5.3.2.1. Utilisation of heat and oxygen as well as CO2 costs. As described in Section 5.2, heat and oxygen can be used in other processes (e. g. biogas plant). Using oxygen from electrolysis for primary biogas desulphurisation, approximately 32,000 V/a can be expected for a 1000 m3/h biogas plant [127]. Vandewalle et al. [155] investigated the effect of two different oxygen prices (10 and 70 V/t O2) on the SNG costs assuming that all of the oxygen produced can be sold. In this case, oxygen utilisation could reduce the SNG costs by approximately 2 ct/kWh (5000 h/a operation). In Refs. [28], a reduction of the SNG costs by 1.3 ct/kWh is reported for O2 utilization. The authors also report a small effect of heat utilization on the SNG costs. Similar results are reported in Ref. [49].

Little information is available on CO2 costs. Usually, CO2 is regarded as being freely available [49]. However, CO2 costs of 100 V/t CO2 could increase the SNG price by 2 ct/kWh SNG [157].

5.3.2.2. Biological vs. catalytic methanation. Furthermore, it is of interest to compare the costs for biological methanation with catalytic methanation. According to [28,115], for a small plant size (5 MW) the production costs for biological methanation are slightly higher than for catalytic methanation. For larger plant sizes (110 MW), the methanation production costs for biological methanation are nearly 2.5 times that of catalytic methanation. In contrast, higher costs for catalytic methanation compared with biological methanation are reported from E&E Consultant [49], however, it was shown above that the catalytic methanation costs assumed by E&E Consultant are probably too high.

H2 storage Methanation Total

8.3 0.7 38.8

4.8 1.2 35.8

5.3.2.3. Generation costs for SNG (all data in Eurocent/kWh SNG). In Refs. [28], the SNG costs are investigated. Some of the results are shown in Fig. 12. The coupling with a biomethane plant (5 MW SNG generation capacity), with a biomass gasification (30 MW SNG generation capacity), and with an ammonia plant (110 MW SNG generation capacity) is illustrated for different annual operation times. An increase in full load hours (FLH) from 1200 to 3000 FLH decreases the SNG costs by about 50%. A further increase has less of an effect on the SNG costs.

Buchholz et al. [148] accomplished a PtG design study with CO2 from a lignite power plant. The annual operation time was estimated at between 800 and 1200 h/a. With SNG generation costs of about 60-90 ct/kWh, the produced SNG is much more expensive than natural gas. Nevertheless, the authors see economic benefits in the increased flexibility in operating of the lignite power plant.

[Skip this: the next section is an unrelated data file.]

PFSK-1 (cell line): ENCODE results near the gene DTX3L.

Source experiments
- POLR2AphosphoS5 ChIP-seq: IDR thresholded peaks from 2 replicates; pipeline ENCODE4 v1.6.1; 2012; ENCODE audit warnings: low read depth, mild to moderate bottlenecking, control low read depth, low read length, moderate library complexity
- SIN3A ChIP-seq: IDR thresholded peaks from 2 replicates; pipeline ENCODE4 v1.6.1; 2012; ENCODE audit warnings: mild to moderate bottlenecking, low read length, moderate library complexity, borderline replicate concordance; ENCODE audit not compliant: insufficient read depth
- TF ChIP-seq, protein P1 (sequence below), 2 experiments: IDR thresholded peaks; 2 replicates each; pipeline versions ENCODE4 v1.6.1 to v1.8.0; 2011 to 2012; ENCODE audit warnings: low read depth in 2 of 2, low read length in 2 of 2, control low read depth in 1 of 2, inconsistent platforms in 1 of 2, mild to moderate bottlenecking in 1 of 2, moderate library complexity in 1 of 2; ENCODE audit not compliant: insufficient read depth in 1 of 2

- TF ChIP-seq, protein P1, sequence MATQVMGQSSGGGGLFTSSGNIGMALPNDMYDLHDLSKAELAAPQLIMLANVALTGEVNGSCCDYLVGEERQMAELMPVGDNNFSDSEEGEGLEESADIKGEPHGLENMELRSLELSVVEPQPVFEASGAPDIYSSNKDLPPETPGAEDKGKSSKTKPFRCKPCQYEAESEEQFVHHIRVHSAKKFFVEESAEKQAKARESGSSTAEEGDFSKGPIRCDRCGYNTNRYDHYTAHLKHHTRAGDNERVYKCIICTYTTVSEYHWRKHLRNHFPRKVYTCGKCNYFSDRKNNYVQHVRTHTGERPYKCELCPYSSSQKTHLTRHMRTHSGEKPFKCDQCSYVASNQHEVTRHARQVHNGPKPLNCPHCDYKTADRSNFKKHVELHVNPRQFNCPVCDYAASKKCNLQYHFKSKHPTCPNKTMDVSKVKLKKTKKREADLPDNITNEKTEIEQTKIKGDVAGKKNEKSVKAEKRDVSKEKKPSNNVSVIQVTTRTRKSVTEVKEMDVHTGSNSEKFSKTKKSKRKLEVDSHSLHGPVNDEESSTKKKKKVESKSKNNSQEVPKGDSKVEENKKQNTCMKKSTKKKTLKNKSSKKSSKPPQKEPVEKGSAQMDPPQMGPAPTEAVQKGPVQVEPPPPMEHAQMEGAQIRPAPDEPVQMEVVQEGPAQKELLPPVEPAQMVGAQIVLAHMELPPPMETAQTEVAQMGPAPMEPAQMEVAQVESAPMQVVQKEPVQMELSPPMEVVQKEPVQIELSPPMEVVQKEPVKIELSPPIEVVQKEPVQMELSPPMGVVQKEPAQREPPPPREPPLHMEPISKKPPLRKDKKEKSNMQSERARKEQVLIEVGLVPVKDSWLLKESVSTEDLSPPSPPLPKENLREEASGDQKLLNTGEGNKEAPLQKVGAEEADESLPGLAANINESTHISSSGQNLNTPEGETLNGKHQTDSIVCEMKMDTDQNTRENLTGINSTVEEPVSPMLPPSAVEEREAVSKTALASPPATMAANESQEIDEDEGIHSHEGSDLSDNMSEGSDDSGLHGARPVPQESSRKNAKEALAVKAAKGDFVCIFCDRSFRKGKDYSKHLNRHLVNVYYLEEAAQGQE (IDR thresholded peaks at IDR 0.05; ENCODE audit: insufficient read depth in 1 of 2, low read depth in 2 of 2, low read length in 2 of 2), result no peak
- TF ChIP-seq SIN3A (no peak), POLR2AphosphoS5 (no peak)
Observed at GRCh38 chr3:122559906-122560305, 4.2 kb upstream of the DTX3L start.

A study from E&E Consultant [49] reports SNG costs from 16.5 to 39.2 ct/kWh for today and 7.2-10.2 ct/kWh for 2050 including heat and O2 utilisation.

In Refs. [158], different options for renewable transportation are compared. Besides direct usage of electricity, numerous energy storage concepts such as DME, methanol, and methane production were analysed. The derived production costs of methane, methanol, and DME were comparable in a range of 6 (2050) to 8 (2020) ct/ kWh for 5000 FLH per year.

Summarising, the generation costs for H2 and for SNG strongly depend on the annual operational time and the electricity price. Compared with natural gas (approximately 2-3 ct/kWh), the costs are much higher (Table 9). For economic feasibility, relevant annual operational times and low electricity costs are obligatory [28,33,34,155]. However, these aspects are contradictory. For low full load hours, the CAPEX for the electrolysis is dominant, for larger full load hours, the electricity price is the most important parameter influencing the economics.

5.3.3. Conclusion

The microeconomic evaluation shows that SNG from PtG processes is not competitive with natural gas or even biomethane (z 7 ct/kWh). For economic feasibility, different business cases such as mobility, balancing services, and CO2 certificates have to be combined [28]. With respect to a macroeconomic consideration, it has to be taken into account that PtG can contribute to minimise the expansion of the electricity grid infrastructure [160] and to increase the share of renewable energy in the transport and the heating sectors. Therefore, PtG can play a major role in the realisation of the ambitious transition of the energy system.

5.4. Demonstration plants

An overview of Power-to-Gas demonstration plants is already available in literature [26,28,34]. Therefore, only some of the most important demonstration plants and projects aiming to produce SNG are described in this section.

The first PtG pilot plant was probably that which was built in Japan at the Tohoku Institute of Technology in 2003. The plant is relatively small, producing 1 m3/h methane (electrical power at electrolyser < 10 kW). Seawater is used for electrolysis [8].

The Audi e-gas plant in Wertle, Germany is the biggest Power-to-Gas plant worldwide. Hydrogen is produced from three alkaline

M. Götz et al. / Renewable Energy xxx (2015) 1-20

I I SNG V/A SNG + heat utilization 1WI SNG + heat utilization + oxygen utilization

1200 FLH 3000 FLH

5 MW (Biogas)

30 MW (Gasification)

110 MW (Ammonia)

Fig. 12. SNG generation costs for the coupling of PtG with different CO2 sources (electricity price 5 ct/kWh, heat price = 4 ct/kWh, oxygen price = 7 ct/m3) [28].

Table 9

Overview of SNG generation costs produced via PtG (in most cases, the original papers show more data than given here; in this case, data for 1200 and 3000 FLH were chosen to compare the calculations).

Source

Assumptions

SNG costs in Eurocent/kWh SNG

Buchholz et al. [148]

Müller-Syring et al. [33] Schaafet al. [28]

Vandewalle et al. [155]

Schaafet al. [28]

Brunner et al. [159] Vandewalle et al. [155]

E&E Consultant [49] E&E Consultant [49] Aufelder et al. [157]